Several years ago I began to make homemade greeting cards for whatever occasion arose for friends and family. I invested in stamps and inks and stickers and paper, not really knowing what I would do with all of it. It has become a labor of love as I attempt to create a card that reflects my relationship to them and something that is unique as they are. I truly enjoy the creative moment and would say that it is a form of play for me as I design and arrange the cards just so.

A quick trip this past Saturday morning, to a large toy store left me quite disappointed as there was not a single item, save a bike, that I would have felt satisfied purchasing for our kids.  Nothing.
We already have all the good stuff and I am still weeding out all the not-so-good stuff accumulated over the years.

In less than two week, Kate turns five and although she is not developmentally five, she enjoys many of the same play items that a typical five year old would play with: dolls and strollers, pretend kitchen sets, dress-up clothes, etc. But we have all those items, so this year I expanded by search to more lasting play toys, like wooden tree blocks and a wooden clothesline stand from Montessori Services. The shipment didn't make it to my parents' home in time for them to bring it, but I know the items are ready for us after Christmas so in the meantime, I need something small for her actual birthday in two weekends.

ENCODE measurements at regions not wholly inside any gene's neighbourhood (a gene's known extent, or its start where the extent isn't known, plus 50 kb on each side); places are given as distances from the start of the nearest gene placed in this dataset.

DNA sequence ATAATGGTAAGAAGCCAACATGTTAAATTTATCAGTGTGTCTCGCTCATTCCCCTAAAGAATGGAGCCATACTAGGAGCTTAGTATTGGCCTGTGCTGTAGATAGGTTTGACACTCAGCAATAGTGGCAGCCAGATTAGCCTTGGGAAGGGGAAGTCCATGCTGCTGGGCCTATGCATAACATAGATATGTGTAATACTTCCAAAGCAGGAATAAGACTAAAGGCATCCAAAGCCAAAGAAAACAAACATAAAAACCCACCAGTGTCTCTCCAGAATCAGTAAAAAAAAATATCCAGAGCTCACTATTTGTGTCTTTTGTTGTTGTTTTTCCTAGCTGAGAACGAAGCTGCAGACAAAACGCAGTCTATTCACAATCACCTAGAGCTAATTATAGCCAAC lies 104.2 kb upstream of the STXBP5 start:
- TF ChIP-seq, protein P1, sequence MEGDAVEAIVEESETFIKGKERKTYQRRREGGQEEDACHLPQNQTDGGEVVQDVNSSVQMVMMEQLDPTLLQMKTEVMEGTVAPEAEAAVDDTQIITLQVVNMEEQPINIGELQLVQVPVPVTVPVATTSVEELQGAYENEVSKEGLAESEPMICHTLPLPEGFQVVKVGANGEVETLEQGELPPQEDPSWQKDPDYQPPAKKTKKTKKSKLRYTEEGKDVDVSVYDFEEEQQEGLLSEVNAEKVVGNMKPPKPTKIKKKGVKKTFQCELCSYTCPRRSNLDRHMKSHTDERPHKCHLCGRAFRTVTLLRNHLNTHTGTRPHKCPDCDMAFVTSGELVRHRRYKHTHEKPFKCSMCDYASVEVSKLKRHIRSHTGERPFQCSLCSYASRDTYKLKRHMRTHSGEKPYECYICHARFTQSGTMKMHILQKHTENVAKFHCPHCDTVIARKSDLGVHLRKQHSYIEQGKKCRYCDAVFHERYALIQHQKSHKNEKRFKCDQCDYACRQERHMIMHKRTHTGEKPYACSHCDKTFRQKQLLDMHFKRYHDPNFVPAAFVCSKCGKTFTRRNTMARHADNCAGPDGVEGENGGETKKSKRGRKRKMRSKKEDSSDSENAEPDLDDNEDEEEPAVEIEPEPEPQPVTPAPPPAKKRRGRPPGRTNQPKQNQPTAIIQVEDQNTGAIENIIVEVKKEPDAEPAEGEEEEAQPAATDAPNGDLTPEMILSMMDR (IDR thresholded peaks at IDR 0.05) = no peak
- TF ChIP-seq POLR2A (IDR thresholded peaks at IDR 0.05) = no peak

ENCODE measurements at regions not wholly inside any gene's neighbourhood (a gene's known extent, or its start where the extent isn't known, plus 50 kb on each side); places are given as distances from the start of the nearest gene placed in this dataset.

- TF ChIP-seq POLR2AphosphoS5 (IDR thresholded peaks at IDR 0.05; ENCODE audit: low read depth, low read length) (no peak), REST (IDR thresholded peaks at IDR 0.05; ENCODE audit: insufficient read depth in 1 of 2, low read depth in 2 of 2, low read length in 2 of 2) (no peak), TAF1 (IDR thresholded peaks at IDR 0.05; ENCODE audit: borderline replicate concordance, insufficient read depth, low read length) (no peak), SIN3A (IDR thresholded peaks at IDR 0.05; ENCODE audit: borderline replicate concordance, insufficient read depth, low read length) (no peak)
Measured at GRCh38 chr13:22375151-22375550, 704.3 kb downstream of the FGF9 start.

We have enough items in our home, treasured from my childhood and Shane's, that I know our children can enjoy, older or handmade toys just as much as the newer items. And looking back as an adult now, I treasure those items passed on down from one generation to the next. Many toys made today are not worth the next generation's time, nor are they made to endure for that long. I know this, because every week or so I am super-gluing some cheap plastic back together and lamenting the money on poorly constructed playthings.